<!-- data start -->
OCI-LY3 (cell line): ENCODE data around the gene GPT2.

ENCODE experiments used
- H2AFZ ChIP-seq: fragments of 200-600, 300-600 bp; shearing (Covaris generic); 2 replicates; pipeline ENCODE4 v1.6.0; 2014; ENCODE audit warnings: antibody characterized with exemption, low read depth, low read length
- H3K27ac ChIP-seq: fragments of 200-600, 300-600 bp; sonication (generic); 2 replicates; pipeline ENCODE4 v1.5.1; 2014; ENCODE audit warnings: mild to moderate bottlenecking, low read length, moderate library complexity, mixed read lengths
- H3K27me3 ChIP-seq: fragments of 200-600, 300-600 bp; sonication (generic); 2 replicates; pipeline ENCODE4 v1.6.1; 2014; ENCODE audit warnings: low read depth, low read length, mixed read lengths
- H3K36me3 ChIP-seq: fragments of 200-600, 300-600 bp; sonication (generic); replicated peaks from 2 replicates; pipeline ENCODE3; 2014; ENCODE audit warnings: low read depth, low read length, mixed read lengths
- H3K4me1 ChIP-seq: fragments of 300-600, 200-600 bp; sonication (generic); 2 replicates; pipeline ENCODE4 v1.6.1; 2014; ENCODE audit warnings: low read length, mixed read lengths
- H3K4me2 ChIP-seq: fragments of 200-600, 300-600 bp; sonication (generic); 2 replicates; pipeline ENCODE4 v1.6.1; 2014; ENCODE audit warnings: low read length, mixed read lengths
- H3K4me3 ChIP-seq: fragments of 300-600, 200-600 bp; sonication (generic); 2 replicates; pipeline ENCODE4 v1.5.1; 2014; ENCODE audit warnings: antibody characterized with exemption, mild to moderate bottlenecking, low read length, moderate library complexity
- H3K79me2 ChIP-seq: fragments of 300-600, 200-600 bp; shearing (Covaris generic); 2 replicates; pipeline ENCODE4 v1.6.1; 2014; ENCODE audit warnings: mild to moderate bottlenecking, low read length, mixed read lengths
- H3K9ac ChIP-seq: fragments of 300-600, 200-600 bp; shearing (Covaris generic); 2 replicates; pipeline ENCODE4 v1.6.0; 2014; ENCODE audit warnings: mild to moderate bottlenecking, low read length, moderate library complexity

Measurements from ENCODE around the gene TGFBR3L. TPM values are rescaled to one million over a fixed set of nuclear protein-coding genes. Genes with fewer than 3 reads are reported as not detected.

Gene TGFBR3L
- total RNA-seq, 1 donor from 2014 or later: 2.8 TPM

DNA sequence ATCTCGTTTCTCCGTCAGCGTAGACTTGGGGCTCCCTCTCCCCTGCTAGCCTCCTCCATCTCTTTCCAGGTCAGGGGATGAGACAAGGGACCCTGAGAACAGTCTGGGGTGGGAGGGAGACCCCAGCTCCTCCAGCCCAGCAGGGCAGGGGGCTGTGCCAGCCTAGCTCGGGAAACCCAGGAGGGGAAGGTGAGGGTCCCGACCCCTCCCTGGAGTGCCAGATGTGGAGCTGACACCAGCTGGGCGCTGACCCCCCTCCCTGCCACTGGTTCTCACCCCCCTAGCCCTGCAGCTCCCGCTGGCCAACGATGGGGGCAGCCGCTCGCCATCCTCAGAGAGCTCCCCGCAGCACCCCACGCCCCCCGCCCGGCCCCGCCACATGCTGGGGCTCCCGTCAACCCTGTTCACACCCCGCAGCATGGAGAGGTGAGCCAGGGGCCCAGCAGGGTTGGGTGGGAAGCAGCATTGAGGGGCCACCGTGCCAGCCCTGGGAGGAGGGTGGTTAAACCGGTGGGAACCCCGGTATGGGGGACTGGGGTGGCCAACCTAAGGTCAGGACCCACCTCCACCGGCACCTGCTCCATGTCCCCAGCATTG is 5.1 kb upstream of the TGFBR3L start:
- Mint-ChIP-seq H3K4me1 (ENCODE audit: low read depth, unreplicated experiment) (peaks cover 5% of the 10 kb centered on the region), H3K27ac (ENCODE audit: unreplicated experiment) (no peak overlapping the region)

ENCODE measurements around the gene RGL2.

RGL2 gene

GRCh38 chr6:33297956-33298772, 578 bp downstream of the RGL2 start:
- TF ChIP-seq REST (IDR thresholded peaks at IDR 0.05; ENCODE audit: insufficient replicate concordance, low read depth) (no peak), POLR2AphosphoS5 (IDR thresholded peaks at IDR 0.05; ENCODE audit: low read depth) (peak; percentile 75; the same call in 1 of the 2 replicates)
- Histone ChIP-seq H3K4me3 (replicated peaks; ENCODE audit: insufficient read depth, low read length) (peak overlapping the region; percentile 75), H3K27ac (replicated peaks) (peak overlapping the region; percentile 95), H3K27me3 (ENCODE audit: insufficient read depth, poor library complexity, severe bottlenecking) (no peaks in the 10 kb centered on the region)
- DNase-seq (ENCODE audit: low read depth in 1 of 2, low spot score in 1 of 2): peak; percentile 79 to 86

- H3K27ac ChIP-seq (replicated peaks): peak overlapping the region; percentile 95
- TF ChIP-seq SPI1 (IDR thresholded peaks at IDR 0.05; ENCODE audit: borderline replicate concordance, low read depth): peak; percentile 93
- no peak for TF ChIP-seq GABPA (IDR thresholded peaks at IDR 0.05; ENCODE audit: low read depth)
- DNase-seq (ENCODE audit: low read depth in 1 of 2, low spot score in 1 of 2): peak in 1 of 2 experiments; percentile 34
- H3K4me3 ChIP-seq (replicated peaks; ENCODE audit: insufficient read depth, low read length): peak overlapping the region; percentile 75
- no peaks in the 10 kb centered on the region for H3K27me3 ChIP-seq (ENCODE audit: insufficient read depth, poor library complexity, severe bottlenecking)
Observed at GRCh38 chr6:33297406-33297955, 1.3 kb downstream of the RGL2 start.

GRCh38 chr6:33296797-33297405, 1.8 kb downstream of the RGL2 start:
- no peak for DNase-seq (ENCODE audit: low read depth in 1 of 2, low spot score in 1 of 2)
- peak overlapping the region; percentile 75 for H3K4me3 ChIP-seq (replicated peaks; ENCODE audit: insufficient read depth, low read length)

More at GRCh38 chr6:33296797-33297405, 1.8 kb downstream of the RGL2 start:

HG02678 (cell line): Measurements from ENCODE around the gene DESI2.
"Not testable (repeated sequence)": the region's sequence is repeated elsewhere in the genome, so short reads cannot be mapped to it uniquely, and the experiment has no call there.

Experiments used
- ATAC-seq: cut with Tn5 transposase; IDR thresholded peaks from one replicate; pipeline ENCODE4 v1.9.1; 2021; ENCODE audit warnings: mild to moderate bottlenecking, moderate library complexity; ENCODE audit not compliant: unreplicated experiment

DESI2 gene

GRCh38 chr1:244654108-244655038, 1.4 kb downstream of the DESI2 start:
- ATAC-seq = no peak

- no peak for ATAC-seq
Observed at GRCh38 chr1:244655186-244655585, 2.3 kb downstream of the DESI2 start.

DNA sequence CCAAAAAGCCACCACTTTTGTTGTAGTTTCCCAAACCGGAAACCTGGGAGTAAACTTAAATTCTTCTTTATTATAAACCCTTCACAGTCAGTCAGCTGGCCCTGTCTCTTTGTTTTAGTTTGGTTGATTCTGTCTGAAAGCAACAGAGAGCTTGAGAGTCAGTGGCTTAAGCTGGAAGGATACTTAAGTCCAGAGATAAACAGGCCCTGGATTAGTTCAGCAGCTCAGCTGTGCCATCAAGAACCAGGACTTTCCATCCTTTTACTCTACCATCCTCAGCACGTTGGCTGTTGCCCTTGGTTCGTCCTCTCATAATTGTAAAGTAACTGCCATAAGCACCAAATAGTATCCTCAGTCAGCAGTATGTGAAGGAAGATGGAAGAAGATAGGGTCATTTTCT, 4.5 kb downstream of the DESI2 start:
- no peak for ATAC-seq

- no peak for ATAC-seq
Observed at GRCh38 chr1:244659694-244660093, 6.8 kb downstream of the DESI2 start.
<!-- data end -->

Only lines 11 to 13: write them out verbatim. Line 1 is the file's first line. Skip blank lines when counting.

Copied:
- H3K9ac ChIP-seq: fragments of 300-600, 200-600 bp; shearing (Covaris generic); 2 replicates; pipeline ENCODE4 v1.6.0; 2014; ENCODE audit warnings: mild to moderate bottlenecking, low read length, moderate library complexity

Measurements from ENCODE around the gene TGFBR3L. TPM values are rescaled to one million over a fixed set of nuclear protein-coding genes. Genes with fewer than 3 reads are reported as not detected.

Gene TGFBR3L